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President Donald Trump‘s meeting with Russian President Vladimir Putin is the main event in the week ahead. But for the stock market, what companies say about their earnings and whether Trump’s trade policies are affecting their future plans may have the most impact.
Trump meets Putin on Monday in Helsinki, and the president says the Middle East, Ukraine and election meddling are among topics he will discuss.
There will also be important testimony in the coming week from Fed Chairman Jerome Powell, who appears Tuesday and Wednesday before congressional panels on the economy and monetary policy. Several important economic reports are also expected, including retail sales Monday and the Fed beige book on the economy Wednesday.
“It’s going to be an interesting week for sure, but a good portion of the attention in the market is going to be on earnings,” said Art Hogan, chief market strategist at B. Riley FBR. “The messaging from Powell is always consistent. …They’ve been consistent in that they want to normalize rates. I don’t think we get any surprises from Powell.”
There are about 60 S&P 500 companies reporting earnings, including seven Dow stocks. Netflix reports Monday, while Johnson & Johnson and Goldman Sachs report Tuesday. Reports are expected from IBM and American Express Wednesday, Microsoft on Thursday, and Honeywell and GE on Friday.
Analysts have said they are expecting another strong quarter, with earnings growth at more than 20 percent. But they are also watching to see if companies discuss the impact of Trump’s trade policies on future spending plans, input costs and profitability.
Stocks in the past week closed sharply higher, with the S&P 500 up 1.5 percent to 2,801, its highest close since February, and an important psychological level it could launch from on Monday. Nasdaq was up 1.8 percent at 7,825, while the Dow was up 2.3 percent for the week to at 25,019. The small-cap Russell 2000, however, slipped 0.4 percent to 1,687. Stocks had a rocky run midweek after the Trump administration announced new tariffs on China but rebounded Thursday and Friday.
“The nice thing is the escalation of trade news is behind us. It’s static for the time being. The pattern in the market is we react to the announcement and as time passes we wait for the next shoe to drop,” said Hogan. He said the market now is watching for any positive developments, like the resumption of talks between the U.S. and China.
Leo Grohowski, CIO at BNY Mellon Wealth Management, said trade is a cloud over the market, and if the trade wars escalate it could become a big negative. “If this carries on, those earnings estimates come down, economic growth comes down, but those inflation numbers don’t come down. They could go up. Stagflation is not a good number to associate with equity market performance. We’re not anywhere near there, but I worry about it more and more,” he said.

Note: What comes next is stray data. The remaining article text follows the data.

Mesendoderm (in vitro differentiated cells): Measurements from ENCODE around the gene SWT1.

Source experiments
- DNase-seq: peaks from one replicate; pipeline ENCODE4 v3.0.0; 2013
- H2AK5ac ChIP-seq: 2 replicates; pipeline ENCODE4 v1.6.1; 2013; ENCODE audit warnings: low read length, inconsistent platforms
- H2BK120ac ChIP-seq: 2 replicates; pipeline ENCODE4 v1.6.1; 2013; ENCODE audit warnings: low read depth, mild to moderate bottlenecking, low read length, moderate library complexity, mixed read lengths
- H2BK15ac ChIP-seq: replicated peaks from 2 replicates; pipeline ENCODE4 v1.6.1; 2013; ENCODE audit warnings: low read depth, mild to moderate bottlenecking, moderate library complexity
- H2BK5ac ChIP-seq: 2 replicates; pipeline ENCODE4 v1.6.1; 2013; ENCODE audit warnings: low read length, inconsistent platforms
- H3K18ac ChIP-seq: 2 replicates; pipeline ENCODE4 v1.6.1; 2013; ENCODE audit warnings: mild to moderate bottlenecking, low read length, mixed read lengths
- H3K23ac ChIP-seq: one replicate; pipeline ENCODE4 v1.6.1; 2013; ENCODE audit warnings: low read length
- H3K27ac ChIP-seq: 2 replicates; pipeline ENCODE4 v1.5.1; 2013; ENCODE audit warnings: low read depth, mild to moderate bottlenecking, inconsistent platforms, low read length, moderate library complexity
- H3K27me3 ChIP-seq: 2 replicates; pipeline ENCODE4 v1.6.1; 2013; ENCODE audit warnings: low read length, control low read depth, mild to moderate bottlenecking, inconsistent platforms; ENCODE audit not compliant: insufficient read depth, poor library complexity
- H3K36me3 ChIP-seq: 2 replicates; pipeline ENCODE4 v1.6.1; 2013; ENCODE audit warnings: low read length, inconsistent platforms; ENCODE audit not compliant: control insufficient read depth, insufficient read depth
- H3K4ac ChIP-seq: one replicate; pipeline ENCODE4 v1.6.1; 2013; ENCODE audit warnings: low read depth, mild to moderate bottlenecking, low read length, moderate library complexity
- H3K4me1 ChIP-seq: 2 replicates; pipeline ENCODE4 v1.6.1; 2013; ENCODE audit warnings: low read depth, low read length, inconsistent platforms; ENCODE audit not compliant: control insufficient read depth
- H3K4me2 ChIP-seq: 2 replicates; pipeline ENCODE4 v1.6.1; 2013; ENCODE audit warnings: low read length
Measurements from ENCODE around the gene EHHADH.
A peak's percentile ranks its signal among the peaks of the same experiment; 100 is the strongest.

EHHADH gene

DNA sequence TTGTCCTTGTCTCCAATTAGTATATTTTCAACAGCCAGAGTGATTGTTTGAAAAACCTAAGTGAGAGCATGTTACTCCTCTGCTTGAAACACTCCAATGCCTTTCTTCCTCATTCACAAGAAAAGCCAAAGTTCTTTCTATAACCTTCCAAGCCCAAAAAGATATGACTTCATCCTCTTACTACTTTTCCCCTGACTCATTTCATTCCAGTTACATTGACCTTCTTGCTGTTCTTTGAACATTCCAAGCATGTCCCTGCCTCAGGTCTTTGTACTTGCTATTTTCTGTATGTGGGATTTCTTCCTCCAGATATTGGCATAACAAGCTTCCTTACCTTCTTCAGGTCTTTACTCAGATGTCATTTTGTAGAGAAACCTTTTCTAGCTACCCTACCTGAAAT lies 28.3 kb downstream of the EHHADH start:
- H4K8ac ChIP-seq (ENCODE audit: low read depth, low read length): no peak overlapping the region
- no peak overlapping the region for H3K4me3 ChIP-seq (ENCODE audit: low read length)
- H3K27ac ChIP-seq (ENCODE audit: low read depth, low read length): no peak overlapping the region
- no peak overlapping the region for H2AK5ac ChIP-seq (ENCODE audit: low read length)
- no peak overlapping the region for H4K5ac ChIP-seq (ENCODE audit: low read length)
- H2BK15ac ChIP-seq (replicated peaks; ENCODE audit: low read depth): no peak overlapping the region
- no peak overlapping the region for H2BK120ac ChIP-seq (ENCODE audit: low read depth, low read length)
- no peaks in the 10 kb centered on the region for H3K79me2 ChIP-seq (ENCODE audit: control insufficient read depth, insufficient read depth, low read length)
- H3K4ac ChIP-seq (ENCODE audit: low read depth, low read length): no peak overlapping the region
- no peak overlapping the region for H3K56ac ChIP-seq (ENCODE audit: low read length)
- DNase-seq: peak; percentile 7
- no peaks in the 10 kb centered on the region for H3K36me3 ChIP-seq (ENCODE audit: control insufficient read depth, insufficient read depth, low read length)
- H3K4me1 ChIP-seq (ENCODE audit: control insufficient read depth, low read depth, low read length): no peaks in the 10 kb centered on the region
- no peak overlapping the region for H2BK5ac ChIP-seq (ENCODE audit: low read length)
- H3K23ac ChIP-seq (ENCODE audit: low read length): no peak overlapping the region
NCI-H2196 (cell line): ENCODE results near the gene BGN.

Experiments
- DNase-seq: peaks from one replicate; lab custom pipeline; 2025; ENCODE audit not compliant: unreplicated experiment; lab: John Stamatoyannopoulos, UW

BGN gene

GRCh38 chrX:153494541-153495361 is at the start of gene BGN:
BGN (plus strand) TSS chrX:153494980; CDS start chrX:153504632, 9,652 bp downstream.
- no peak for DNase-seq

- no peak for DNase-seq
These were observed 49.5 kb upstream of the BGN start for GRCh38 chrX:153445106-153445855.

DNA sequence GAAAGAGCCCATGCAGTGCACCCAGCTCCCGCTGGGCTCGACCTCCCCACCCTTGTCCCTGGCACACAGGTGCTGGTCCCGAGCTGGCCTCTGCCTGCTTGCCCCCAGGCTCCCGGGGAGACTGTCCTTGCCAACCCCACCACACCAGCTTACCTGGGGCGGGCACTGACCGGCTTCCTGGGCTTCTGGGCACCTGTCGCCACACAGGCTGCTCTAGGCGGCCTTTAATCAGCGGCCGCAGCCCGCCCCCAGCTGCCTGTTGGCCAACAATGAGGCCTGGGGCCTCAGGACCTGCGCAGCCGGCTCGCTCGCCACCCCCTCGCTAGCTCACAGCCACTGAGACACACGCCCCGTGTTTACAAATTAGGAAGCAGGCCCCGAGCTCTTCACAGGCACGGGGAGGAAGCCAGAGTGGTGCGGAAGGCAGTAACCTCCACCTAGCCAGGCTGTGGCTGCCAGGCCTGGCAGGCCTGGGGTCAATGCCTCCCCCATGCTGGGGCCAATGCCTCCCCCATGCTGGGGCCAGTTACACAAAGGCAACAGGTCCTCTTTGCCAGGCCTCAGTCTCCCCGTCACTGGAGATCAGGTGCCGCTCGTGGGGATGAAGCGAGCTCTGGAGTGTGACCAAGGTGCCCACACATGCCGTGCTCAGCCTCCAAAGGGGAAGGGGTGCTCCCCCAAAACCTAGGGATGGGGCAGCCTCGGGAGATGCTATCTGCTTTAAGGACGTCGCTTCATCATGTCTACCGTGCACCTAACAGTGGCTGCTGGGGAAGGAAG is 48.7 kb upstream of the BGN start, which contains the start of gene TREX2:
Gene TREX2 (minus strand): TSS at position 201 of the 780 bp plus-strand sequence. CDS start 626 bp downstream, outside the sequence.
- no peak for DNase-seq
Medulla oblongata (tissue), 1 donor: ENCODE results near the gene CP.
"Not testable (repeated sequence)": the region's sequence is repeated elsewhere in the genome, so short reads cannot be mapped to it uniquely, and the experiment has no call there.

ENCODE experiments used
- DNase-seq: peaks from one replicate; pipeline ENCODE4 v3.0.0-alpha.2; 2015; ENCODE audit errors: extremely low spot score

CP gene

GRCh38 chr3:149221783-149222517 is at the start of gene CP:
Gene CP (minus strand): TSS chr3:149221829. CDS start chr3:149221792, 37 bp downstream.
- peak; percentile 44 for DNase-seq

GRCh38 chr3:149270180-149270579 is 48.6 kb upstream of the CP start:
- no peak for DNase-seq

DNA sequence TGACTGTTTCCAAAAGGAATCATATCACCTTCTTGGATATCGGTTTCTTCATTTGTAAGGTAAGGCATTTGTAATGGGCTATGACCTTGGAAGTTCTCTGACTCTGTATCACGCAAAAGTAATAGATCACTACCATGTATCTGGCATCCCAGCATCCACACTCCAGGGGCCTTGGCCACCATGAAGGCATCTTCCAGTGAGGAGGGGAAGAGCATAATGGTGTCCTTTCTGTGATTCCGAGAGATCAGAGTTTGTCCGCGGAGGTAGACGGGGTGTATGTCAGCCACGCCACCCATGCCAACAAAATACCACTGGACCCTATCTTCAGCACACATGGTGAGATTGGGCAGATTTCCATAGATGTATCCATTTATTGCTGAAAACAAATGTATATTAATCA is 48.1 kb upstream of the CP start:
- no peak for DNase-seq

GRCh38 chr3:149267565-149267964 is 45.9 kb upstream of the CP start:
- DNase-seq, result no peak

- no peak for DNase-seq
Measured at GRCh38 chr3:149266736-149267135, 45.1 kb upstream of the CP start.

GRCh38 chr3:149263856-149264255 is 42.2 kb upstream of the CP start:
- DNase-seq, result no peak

Grohowski said he expects a very strong quarter for earnings. “What we could see happening is tariffs could join the weather as an excuse for companies reporting poor results,” he said, adding it would be early for companies to cite that as a reason for an earnings miss. But he said there will be a lot riding on the outlook, and that’s where companies could discuss trade wars.
As for Trump’s one-on-one meeting with Putin, it’s not clear what could come from it. “I think it’s important for both of them for it to go well,” said Art Cashin, director of floor operations at UBS. “I don’t see a surprise. I don’t see either one giving a concession, but we’ll see.”
Angela Stent, director of the Center for Eurasian, Russian and East European Studies at Georgetown University, said a positive would be if the two leaders exit the talks with an agreement for further discussions by their representatives.
“The best outcome in many ways would be for them both to come out and say, ‘Yes, we had a good discussion. We agree we have to normalize relations,'” she said. She expects Ukraine and Syria to be topics of discussion and that Trump will push on Iran. The U.S. is going it alone in putting Iran back under sanctions, after withdrawing from the agreement on its nuclear program. Russia remains in the nuclear deal.
Stent said it would be a negative if Trump comes out of the meeting and says that Putin wasn’t involved in election meddling, following the indictments Friday of 12 Russian intelligence officers for hacking Democrats during the 2016 election.
“There’s so much more in this for Putin than there is for Trump. It’s not clear what the U.S. gets out of it. After the West and Obama tried to isolate him over the Ukraine, he’s now sitting at the table as an equal and Trump is saying flattering things about him. That’s important for him domestically and internationally,” said Stent.
8:30 a.m. Retail sales (June)
8:30 a.m. Empire State manufacturing
10:00 a.m. Business inventories
8:30 a.m. Business leaders survey
9:15 a.m. Industrial production
10:00 a.m. Federal Reserve Chairman Jerome Powell delivers monetary policy report to Senate Banking Committee
10:00 a.m. NAHB survey
4:00 p.m. TIC data
Delivering Alpha conference
8:30 a.m. Housing starts
10:00 a.m. Fed Chair Powell testifies before House Finance Committee on monetary policy
2:00 p.m. Beige book
Earnings: Microsoft, Blackstone, Traveler’s, Advanced Micro, Capital One, ETrade, Skechers, Intuitive Surgical, Sonoco Products, Union Pacific, Bank of NY Mellon, Nucor, AutoNation, Danaher, SAP, Taiwan Semiconductor, KeyCorp, PPG Industries, Celanese
8:30 a.m. Initial claims
8:30 a.m. Philadelphia Fed survey
8 a.m. St. Louis Fed President James Bullard